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City of Las Vegas, Nevada v. Federal Aviation Administration

June 12, 2009

CITY OF LAS VEGAS, NEVADA, A POLITICAL SUBDIVISION OF THE STATE OF NEVADA; ENVIRONMENTAL COALITION, INC., A NEVADA CORPORATION; CANYON GATE HOMEOWNERS ASSOCIATION, INC., A NEVADA CORPORATION; CANYON RIDGE HOMEOWNERS ASSOCIATION INC., A NEVADA CORPORATION; SUN CITY SUMMERLIN COMMUNITY ASSOCIATION, INC., A NEVADA CORPORATION; VALERIE E. WEBER, MEMBER, NEVADA STATE ASSEMBLY, CLARK COUNTY DISTRICT 5; ROBERT W. HALL, AN INDIVIDUAL; GREG FAA FONSI/ROD TOUSSAINT, AN INDIVIDUAL; AND CHARLES JONES, AN INDIVIDUAL, PETITIONERS,
v.
FEDERAL AVIATION ADMINISTRATION, UNITED STATES DEPARTMENT OF TRANSPORTATION; MARY E. PETERS, SECRETARY OF TRANSPORTATION; MARION C. BLAKEY, ADMINISTRATOR, FEDERAL AVIATION ADMINISTRATION; AND WILLIAM C. WITHYCOMBE, REGIONAL ADMINISTRATOR, FAA WESTERN PACIFIC REGION, RESPONDENTS.



On Petition for Review of an Order of the Federal Aviation Administration.

The opinion of the court was delivered by: Reinhardt, Circuit Judge

FOR PUBLICATION

OPINION

Argued and Submitted October 22, 2008 -- San Francisco, California

Before: Mary M. Schroeder, Dorothy W. Nelson and Stephen Reinhardt, Circuit Judges.

Opinion by Judge Reinhardt

OPINION

In 2006, the Federal Aviation Administration (FAA) issued a Finding of No Significant Impact (FONSI)/Record of Decision (ROD) approving the modification of the departure route at Las Vegas McCarran International Airport that would direct a third of the eastbound flights departing west from one of the runways to complete a turn to the north of the airport instead of the south. The City of Las Vegas and other communities to the north of the airport, as well as individual residents of those communities, have filed a petition for review challenging the FONSI/ROD under the Administrative Procedure Act (APA), the National Environmental Policy Act (NEPA), and the Clean Air Act (CAA). We deny the petition.

I. Factual Background

This case involves the flight departure paths from one of the runways at the Las Vegas McCarran International Airport.

There are two sets of parallel runways at the airport: one set oriented from east to west (7L/R and 25L/R) and one set oriented from north to south (1L/R and 19L/R). Most of the planes depart to the west and to the south due to prevailing winds, but many of those flights are bound for destinations to the east. Prior to 2001, more than 60% of eastbound flights departing to the west from Runway 25R flew west for some time and then turned to the right over the territory to the north of the airport.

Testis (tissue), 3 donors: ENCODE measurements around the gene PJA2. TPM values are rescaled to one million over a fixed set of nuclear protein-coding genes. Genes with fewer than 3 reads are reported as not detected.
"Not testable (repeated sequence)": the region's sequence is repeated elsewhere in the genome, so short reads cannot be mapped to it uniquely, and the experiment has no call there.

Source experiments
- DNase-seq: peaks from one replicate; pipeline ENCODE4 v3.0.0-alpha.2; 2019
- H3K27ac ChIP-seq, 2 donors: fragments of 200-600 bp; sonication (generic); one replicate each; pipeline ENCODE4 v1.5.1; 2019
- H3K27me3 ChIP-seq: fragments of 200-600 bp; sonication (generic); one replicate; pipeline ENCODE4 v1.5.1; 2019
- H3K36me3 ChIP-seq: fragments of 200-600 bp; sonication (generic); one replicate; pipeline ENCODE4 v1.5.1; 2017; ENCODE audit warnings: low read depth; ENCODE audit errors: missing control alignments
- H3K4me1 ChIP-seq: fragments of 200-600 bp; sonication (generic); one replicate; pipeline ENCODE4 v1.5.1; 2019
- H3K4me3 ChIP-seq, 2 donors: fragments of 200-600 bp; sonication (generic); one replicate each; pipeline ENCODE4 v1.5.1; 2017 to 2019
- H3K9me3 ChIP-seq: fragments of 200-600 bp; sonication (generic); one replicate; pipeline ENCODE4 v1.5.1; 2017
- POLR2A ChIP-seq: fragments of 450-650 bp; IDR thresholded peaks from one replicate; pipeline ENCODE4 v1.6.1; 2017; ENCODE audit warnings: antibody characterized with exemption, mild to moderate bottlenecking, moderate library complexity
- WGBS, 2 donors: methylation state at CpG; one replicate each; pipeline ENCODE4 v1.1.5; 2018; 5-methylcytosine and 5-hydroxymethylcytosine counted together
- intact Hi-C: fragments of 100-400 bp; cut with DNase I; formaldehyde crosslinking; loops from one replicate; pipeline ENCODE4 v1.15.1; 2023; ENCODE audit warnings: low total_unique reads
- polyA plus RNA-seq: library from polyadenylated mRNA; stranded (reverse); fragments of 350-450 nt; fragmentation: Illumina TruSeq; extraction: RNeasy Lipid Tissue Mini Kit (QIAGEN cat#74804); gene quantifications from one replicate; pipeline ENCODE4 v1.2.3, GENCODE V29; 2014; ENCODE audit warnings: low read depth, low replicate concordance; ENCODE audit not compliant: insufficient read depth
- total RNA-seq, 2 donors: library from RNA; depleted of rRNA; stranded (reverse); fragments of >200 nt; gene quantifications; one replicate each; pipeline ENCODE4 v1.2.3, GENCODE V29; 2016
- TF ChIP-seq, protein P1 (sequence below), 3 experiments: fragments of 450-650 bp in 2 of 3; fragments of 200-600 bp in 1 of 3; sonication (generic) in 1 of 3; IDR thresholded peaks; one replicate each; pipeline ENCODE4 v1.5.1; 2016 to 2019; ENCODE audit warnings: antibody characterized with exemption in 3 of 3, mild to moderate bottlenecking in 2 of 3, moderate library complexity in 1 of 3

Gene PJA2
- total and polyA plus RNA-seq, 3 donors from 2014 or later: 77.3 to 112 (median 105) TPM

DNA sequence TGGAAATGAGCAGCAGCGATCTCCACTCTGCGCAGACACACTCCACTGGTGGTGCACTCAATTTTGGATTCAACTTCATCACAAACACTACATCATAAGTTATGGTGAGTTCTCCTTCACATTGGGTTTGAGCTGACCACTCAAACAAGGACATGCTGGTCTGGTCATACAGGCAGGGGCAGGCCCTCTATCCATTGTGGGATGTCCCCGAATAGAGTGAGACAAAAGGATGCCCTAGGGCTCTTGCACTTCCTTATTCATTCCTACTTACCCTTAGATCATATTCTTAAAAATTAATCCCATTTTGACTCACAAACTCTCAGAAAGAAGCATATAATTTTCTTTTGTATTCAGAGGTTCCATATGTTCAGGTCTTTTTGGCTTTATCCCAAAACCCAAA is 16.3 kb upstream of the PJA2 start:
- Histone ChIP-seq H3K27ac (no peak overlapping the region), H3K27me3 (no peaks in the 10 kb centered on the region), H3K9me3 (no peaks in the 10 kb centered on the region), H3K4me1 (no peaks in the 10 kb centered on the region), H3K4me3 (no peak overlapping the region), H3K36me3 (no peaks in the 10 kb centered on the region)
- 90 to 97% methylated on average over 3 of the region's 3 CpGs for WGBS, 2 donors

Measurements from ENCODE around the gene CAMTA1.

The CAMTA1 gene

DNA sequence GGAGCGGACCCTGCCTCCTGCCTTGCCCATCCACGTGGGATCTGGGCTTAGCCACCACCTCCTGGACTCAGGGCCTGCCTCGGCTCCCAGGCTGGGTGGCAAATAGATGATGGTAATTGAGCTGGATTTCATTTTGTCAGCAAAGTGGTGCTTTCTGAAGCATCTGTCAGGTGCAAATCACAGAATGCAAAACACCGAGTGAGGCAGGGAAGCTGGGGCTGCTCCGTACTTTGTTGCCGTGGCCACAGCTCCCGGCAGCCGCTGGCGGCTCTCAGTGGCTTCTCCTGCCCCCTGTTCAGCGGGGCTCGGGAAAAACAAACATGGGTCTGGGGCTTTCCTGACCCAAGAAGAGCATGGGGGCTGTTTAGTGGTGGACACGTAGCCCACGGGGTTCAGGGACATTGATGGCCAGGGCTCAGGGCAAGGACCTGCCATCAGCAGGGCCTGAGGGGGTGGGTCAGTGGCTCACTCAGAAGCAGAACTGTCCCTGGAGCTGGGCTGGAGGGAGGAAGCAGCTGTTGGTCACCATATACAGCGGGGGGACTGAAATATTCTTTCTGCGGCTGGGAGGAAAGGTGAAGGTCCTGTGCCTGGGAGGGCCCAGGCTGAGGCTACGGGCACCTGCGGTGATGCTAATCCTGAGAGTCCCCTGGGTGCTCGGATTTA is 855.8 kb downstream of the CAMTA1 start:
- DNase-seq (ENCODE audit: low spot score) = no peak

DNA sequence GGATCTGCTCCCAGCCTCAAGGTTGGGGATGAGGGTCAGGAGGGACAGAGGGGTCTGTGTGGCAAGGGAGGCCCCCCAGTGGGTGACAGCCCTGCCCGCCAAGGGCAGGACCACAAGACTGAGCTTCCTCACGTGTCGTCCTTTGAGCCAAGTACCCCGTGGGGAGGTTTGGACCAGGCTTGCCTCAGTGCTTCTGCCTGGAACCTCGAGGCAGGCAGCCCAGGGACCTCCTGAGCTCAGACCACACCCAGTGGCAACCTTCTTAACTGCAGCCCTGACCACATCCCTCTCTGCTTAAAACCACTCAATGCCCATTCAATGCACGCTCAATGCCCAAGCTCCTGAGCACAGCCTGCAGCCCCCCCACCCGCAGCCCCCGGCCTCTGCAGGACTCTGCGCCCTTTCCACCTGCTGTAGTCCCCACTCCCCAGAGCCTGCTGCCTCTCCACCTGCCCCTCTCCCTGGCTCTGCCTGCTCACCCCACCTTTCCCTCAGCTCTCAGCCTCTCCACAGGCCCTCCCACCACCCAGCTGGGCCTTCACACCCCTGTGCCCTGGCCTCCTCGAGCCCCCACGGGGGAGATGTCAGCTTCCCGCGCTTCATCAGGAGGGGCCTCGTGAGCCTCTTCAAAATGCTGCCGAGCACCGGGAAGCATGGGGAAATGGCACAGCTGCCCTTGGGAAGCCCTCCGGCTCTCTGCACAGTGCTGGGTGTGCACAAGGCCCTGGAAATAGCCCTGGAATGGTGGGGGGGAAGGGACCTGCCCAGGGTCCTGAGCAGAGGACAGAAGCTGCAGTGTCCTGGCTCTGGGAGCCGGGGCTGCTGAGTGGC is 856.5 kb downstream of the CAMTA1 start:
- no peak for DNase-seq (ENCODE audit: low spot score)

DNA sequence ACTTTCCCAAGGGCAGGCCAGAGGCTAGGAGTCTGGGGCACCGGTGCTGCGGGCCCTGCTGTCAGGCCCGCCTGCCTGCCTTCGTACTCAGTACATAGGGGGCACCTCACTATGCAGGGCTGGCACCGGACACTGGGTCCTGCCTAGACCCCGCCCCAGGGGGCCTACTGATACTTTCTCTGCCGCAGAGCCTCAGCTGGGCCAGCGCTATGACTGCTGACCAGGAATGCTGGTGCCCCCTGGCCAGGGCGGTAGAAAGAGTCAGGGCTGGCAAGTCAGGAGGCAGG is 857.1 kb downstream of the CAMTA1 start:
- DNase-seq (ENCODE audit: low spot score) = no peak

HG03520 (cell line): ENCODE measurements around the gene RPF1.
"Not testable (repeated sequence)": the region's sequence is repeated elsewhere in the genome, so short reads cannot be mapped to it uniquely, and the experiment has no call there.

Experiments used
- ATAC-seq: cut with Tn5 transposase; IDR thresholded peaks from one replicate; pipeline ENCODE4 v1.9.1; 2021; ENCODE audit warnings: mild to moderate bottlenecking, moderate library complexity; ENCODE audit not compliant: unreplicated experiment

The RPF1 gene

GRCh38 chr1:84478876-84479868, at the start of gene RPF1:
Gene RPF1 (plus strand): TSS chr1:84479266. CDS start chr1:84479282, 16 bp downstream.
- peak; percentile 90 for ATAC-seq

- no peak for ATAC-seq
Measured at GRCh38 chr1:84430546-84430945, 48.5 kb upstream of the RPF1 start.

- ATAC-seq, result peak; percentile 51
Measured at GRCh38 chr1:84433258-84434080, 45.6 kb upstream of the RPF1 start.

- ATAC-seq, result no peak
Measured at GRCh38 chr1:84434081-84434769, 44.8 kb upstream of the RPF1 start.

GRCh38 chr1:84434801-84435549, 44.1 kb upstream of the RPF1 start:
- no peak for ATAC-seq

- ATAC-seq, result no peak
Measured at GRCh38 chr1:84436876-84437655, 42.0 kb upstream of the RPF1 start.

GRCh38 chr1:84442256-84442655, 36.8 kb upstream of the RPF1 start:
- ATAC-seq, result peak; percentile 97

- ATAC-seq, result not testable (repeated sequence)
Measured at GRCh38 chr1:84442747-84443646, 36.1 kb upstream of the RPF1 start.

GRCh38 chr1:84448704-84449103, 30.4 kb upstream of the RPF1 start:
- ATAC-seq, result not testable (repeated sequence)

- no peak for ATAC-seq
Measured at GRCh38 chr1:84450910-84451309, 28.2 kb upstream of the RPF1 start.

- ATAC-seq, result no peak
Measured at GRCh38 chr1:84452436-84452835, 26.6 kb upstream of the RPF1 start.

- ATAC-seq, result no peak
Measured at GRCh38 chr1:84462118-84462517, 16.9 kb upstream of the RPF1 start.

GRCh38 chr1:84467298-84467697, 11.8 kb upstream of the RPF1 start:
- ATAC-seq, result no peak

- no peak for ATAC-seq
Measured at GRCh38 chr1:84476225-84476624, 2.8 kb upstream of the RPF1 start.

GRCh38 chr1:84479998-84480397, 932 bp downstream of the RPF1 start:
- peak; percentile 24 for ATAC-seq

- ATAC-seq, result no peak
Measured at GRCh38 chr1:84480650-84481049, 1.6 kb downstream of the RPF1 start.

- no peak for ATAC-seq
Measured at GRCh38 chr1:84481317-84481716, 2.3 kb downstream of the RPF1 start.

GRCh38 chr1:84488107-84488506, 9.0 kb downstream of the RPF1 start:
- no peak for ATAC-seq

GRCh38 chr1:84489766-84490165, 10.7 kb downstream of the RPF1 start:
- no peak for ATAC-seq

In 2001, the FAA issued a FONSI/ROD to implement a new plan - "the Four Corner Post Plan" - that directed approximately 95% of the flights departing westward from Runway 25R but heading to the east to turn left over the territory to the south of the airport. The remaining 5% of the flights still turned right and completed the turn in the northerly direction, following a slightly different path from that taken before. According to the petitioners, this new plan was an improvement over the earlier route because it avoided flying above the more densely populated area to the north of the airport, including Las Vegas, or near the Nellis Air Force Base and North Las Vegas Airport.

In 2005, the FAA proposed another change to the flight paths: about a third of the eastbound flights departing west from Runway 25R would turn right along a new northern path, while two-thirds would continue the left turn under the Four Corner-Post Plan. The stated purpose of increasing the air traffic to the north was to improve airspace efficiency and reduce departure delays. On November 22, 2005, the FAA made available for public review and comment the Draft Supplemental Environmental Assessment (DSEA) of the proposed flight paths.

At the end of December 2005, after the publication of the DSEA, the FAA learned that its proposal violated the design criteria for flight paths in FAA Order 8260.44A, which establishes the minimum leg lengths between each "waypoint" - predetermined geographical positions that map out the desired departure path of the flights, including when the flight should begin its turn. The FAA Air Traffic Division then modified the proposed flight path by adding another waypoint, setting the maximum flight speed, and imposing some limits on the use of the procedure. Because these changes to the route still did not satisfy FAA Order 8260.44A, the Air Traffic Division also applied for a waiver of the design criteria pursuant to FAA Order 8260.19C. Such waivers are forwarded to the FAA Flight Technologies and Procedures Division for approval. See FAA Order 8260.19C § 830(i).

On November 14, 2006, the FAA made the Final Supplemental Environmental Assessment (FSEA) available to the public, and concurrently issued the FONSI/ROD, which gave agency approval to the proposed route without the need for a more detailed Environmental Impact Statement (EIS). See Notice of Availability, 71 Fed. Reg. 67949-03 (Nov. 24, 2006). At that point, however, the waiver of the design criteria had not been ...


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